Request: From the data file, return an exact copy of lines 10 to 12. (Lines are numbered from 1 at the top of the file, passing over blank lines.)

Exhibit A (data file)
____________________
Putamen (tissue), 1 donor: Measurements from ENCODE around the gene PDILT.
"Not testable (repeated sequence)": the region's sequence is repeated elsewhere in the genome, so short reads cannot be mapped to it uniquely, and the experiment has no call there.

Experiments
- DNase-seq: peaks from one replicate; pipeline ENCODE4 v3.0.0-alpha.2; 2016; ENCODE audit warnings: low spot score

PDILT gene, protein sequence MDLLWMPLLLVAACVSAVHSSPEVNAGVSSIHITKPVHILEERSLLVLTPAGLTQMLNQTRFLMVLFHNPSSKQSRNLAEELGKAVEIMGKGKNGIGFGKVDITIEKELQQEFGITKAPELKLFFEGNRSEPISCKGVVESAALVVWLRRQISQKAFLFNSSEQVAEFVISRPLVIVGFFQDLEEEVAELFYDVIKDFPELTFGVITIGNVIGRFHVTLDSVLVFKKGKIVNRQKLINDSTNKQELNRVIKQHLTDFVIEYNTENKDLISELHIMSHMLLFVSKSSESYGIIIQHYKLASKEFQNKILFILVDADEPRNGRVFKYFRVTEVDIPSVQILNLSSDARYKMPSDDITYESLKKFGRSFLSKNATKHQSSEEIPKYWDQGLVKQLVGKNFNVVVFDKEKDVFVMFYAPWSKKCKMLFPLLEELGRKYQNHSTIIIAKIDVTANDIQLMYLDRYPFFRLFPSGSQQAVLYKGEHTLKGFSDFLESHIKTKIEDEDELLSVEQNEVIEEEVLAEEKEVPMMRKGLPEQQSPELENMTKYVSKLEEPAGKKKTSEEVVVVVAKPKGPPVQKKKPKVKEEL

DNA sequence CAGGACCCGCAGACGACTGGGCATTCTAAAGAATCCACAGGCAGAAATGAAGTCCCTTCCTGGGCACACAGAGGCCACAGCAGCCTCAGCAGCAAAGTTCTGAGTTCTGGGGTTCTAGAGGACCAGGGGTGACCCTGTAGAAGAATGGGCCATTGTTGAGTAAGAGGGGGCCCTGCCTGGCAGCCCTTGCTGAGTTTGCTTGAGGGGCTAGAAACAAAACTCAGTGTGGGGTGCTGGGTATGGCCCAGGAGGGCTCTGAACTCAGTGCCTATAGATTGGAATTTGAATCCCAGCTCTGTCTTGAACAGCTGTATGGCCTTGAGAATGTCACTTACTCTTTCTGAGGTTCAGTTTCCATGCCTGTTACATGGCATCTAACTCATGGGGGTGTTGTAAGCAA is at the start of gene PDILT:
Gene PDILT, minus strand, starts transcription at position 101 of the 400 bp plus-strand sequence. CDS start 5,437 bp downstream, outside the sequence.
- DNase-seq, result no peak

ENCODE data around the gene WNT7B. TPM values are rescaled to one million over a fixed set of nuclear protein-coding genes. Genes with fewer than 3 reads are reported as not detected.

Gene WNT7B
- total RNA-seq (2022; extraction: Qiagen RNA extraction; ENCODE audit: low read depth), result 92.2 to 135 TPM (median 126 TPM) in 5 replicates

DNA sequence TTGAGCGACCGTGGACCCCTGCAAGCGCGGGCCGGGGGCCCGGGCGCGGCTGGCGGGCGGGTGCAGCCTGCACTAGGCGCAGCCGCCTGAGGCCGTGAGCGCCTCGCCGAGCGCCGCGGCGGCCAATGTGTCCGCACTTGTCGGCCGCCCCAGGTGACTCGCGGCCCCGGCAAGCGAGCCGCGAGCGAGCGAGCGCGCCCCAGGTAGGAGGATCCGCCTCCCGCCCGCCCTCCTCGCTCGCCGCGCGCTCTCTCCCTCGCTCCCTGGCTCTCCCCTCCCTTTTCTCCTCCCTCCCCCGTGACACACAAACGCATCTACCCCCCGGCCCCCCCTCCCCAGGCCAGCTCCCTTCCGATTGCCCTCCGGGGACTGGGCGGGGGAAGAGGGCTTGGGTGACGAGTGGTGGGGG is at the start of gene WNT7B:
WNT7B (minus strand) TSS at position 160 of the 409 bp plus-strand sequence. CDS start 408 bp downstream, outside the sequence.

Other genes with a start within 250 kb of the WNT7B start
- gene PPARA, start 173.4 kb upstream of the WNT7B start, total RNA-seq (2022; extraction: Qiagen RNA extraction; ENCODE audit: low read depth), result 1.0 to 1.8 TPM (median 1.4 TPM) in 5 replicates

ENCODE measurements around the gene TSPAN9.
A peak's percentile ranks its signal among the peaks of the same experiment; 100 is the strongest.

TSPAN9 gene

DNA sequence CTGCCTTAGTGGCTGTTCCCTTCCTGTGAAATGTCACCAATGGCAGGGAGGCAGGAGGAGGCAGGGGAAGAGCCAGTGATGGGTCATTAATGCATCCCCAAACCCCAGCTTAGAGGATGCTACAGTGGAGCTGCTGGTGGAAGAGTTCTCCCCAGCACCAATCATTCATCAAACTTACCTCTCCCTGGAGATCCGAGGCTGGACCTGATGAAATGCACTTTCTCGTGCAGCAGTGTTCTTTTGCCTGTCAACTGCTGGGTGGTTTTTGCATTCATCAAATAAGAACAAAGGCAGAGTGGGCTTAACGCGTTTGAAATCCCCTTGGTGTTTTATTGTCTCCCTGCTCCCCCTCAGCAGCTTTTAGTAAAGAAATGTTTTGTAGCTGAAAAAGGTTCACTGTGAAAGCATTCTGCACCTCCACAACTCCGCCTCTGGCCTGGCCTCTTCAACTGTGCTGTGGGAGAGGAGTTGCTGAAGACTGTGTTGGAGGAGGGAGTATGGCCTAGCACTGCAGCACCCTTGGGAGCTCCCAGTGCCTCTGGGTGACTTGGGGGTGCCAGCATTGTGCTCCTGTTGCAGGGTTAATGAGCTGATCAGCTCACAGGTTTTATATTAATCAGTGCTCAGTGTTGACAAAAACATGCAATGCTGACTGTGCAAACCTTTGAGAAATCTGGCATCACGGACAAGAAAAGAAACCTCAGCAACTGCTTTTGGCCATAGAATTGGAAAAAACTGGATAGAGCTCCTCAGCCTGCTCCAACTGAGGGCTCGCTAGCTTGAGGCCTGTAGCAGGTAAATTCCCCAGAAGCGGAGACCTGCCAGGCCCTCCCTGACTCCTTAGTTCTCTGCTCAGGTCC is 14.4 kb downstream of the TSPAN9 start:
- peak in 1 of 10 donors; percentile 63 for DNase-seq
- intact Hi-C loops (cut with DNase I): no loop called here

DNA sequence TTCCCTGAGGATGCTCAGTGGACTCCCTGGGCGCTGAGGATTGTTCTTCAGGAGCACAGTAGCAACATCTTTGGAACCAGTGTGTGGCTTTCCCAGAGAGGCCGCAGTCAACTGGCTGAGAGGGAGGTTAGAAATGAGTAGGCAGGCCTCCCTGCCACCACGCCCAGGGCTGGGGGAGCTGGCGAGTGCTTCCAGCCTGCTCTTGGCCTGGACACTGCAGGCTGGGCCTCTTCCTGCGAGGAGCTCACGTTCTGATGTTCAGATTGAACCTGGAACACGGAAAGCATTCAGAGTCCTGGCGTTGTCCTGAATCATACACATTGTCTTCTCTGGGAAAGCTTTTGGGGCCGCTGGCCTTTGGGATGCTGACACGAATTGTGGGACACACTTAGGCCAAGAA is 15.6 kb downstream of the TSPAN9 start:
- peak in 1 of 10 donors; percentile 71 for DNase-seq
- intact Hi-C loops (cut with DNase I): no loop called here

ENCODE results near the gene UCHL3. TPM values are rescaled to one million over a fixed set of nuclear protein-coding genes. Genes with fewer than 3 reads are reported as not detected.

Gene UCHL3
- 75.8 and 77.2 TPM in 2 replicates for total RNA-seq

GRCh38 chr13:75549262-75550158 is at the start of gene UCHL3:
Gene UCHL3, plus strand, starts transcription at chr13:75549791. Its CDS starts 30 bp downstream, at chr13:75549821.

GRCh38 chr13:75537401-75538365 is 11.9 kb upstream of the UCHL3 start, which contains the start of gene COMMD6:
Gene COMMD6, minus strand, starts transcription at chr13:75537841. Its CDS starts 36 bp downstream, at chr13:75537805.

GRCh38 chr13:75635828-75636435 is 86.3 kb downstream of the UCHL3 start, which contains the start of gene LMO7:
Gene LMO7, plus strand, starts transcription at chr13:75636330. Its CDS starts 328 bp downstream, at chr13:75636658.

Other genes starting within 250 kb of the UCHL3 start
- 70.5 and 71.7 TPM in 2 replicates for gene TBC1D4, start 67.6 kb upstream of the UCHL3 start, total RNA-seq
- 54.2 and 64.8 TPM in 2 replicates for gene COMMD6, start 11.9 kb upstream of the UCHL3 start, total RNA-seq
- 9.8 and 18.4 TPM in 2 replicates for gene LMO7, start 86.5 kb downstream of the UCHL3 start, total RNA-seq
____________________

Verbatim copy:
Gene WNT7B
- total RNA-seq (2022; extraction: Qiagen RNA extraction; ENCODE audit: low read depth), result 92.2 to 135 TPM (median 126 TPM) in 5 replicates

DNA sequence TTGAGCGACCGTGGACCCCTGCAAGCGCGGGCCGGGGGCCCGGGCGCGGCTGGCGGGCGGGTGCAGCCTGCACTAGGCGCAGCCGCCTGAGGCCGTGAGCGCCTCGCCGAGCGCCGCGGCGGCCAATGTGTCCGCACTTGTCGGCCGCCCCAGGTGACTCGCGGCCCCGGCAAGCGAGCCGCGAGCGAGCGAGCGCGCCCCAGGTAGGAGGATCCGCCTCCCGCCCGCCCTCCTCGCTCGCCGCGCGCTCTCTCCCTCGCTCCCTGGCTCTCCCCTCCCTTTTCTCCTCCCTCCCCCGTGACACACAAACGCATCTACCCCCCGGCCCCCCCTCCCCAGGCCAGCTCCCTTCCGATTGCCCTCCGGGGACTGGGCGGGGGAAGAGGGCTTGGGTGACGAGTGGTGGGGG is at the start of gene WNT7B: